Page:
A 54 year old male with diabetes and family history of CAD comes to a cardiologist for the first time for atypical chest pain. The patient reports having to grasp for air while in chest pain. A rest ECG is done at the office, in which nonspecific T wave changes were the only abnormality. Besides blood tests, the cardiologist orders an echocardiogram that shows reduced LV function and akinesis of the mid and apical anterior-septal walls, and a stress SPECT study that shows a perfusion defect in the same regions, with little reversibility on the rest images. Thinking this is most likely ischemic coronary disease, the cardiologist orders a cardiac MRI for viability evaluation prior to the invasive coronary angiography, which showed an occluded mid LAD artery with distal filling via collaterals. Given the presence of viability on the MRI scan, the patient successfully underwent PTCA of the mid-LAD lesion, and, two months later, LV function shows improvement and the patient is asymptomatic. Cardiologists are familiar with relying on a number of different imaging modalities for a thorough assessment of cardiovascular disorders. Coronary anatomy evaluation is usually performed using invasive catheterization or more recently by noninvasive MDCT scans. Global and regional myocardial function as well as structural abnormalities can be assessed with echo, MRI, and MDCT. Subclinical atherosclerosis is usually assessed via detection of coronary calcium using MDCT or EBCT scanners or via measuring carotid intima-media thickness with ultrasound; while stress tests for ischemia detection and quantification are usually performed with nuclear SPECT or PET, echo stress, or stress MRI imaging. Finally, myocardial fibrosis for viability and prognosis assessment is usually detected and quantified by MRI and nuclear techniques.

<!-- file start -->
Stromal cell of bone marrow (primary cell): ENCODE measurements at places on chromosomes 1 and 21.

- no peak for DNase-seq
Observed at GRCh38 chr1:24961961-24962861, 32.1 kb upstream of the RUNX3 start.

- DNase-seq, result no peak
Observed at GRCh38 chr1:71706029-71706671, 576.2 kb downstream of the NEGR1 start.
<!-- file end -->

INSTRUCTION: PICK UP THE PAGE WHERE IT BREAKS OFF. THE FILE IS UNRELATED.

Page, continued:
|Original language||English (US)|
|Title of host publication||Cardiac CT Imaging|
|Subtitle of host publication||Diagnosis of Cardiovascular Disease: Second Edition|
|Number of pages||5|
|State||Published - Dec 1 2010|
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